Or try this: grab a pair of mittens and needle felt butterflies, flowers or other decorations right onto the surface. (If you’re planning to needle felt onto a hand-knit item, make sure the gauge is tight so you can have the best possible felting surface.) Or try needle felting onto a fabric cuff to add color, or needle felt a heart or another shape you like onto a plain sweater.

Good to Know: Needle felting isn’t just decorative; you can also use it for mending. Does your favorite sweater have a hole in it? Use needle felting to patch it up!

What are you waiting for? Grab your roving wool and your barbed needle, let your imagination run wild, and get your felting on!

Discussion
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21 Responses to “All the Tools and Tips You Need to Try Needle Felting”
  1. Sylvia Fohlin
    Sylvia Fohlin

    Same here! Painting with wool, and all the other projects listed by Tom Kelly. Animals are cute, but not what I’m looking for.

    Reply
  2. Cyndi Duke
    Cyndi Duke

    I am also interested in needle felting tutorials in various project types. These are definitely in demand from the other responses here, too. Thank you!

    Reply
  3. Tom Kelly
    Tom Kelly

    You need some felting tutorials. There are lovely scarves you can make easily using wet felting method. Felted soap with needle felted designs on top. Jewellery or vessels. I could go on and on. Please add some wet and needle felted tutorials. I am glad I only $5 for my membership. I won’t be renewing if more felting projects are not added

    Reply
  4. Victoria M Miller
    Victoria M Miller

    I joined before checking to make sure felting classes were offered. Now I’m regretting that. Judging from the comments below I’m not the only one who wants them. Will you please add felting tutorials?

    Reply
    • Tom Kelly
      Tom Kelly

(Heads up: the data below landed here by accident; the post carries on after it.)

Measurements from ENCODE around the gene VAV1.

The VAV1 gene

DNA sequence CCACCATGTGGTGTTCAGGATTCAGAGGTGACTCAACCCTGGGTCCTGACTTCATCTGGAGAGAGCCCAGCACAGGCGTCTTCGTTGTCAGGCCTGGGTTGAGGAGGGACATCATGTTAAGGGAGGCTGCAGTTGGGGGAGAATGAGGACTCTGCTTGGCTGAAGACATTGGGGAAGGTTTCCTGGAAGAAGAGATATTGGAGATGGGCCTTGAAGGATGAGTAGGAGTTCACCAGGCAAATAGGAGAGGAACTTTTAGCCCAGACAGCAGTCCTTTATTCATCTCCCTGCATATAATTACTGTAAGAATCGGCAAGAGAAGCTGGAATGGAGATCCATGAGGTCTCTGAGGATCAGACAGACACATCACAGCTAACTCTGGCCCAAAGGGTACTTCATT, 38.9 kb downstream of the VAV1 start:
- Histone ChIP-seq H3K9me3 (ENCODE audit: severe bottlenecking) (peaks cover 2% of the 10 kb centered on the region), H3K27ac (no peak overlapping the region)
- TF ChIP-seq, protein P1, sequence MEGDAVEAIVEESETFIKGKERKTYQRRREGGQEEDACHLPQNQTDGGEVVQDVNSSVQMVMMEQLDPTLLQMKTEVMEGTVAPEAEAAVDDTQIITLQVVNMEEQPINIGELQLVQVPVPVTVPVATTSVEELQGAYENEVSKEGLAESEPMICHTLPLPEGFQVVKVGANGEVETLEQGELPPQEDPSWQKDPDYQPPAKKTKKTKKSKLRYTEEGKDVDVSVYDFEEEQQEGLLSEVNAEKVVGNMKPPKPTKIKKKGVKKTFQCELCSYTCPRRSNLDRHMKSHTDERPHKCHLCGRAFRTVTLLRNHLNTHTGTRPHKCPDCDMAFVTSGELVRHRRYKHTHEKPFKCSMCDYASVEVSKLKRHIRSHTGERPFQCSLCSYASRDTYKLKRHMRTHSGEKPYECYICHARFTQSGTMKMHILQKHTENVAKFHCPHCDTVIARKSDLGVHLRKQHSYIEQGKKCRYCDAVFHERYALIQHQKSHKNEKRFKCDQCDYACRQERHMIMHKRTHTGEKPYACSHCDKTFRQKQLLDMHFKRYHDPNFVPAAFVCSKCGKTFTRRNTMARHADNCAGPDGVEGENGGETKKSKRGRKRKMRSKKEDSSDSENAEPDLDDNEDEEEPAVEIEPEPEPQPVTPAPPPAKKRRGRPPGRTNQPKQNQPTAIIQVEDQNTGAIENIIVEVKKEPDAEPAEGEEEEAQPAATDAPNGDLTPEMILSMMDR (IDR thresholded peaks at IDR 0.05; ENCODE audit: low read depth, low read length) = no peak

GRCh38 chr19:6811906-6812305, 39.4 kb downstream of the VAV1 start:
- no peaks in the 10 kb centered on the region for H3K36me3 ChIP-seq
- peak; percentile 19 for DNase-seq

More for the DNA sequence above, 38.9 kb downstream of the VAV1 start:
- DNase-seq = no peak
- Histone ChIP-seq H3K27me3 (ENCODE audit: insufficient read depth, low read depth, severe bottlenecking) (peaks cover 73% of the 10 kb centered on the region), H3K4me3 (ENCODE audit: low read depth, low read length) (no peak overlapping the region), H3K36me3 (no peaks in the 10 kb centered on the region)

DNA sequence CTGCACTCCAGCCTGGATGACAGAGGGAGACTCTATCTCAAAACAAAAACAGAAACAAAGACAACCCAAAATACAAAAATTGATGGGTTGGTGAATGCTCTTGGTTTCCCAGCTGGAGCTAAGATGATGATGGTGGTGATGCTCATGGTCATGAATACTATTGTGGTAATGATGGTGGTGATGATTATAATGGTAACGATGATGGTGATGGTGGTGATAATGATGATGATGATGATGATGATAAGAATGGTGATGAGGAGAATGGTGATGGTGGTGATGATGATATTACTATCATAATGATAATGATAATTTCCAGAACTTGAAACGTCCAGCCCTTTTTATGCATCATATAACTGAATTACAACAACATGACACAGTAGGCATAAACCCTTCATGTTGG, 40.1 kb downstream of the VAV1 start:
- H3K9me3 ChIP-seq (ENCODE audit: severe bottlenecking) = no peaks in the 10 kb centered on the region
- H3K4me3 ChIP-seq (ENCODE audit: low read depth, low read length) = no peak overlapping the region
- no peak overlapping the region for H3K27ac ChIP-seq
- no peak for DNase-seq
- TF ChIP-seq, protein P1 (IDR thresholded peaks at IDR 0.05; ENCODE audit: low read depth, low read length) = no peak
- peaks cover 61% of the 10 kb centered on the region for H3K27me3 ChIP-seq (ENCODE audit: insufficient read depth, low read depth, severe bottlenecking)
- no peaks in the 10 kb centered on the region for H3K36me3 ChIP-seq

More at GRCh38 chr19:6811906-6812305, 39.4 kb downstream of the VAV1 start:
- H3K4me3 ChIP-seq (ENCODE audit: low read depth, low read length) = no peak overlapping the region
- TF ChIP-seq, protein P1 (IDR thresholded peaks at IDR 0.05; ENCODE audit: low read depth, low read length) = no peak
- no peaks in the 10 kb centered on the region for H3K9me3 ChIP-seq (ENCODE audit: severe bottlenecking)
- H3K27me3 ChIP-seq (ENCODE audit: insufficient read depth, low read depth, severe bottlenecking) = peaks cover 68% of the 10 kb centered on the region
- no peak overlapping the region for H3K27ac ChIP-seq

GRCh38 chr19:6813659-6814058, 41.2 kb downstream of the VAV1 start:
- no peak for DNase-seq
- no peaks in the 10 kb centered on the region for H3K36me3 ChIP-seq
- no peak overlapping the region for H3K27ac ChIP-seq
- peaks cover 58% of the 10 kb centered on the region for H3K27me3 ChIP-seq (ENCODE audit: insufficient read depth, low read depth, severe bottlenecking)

I joined hoping for felting stuff too. Not craft made out of pre-made felt. Wet felting and needle felting tutorials

      Reply
  5. Patricia Partyka
    Patricia Partyka

    I have started some needle felting projects on my own but would love some classes!

    Reply
  6. Myranda Ringler
    Myranda Ringler

    Joined with a gold membership hoping for a needle felting class. 😥 Looks like members have been asking about it for a while.

    Reply
  7. rebecca-l-johnson@uiowa.edu
    rebecca-l-johnson@uiowa.edu

    I am also interested n a needle felting class. I’d like to see it used in a variety of ways — including on scarves, mittens, etc.

    Reply
    • Customer Service
      Customer Service

      Hello Heather,

      Thank you for your feedback. I have forwarded your comment to the proper department. We value your opinion, and it will help with the development of our online streaming community. We will continue to listen and work hard for your complete satisfaction.

      Thank you,
      Lindsay

      Reply
    • Tracey
      Tracey

      I was looking for needle felting classes as well. Until Craftsy catches up I have had lots of success with Felts by Phillipa on YouTube. She is very good and to the point.

      Reply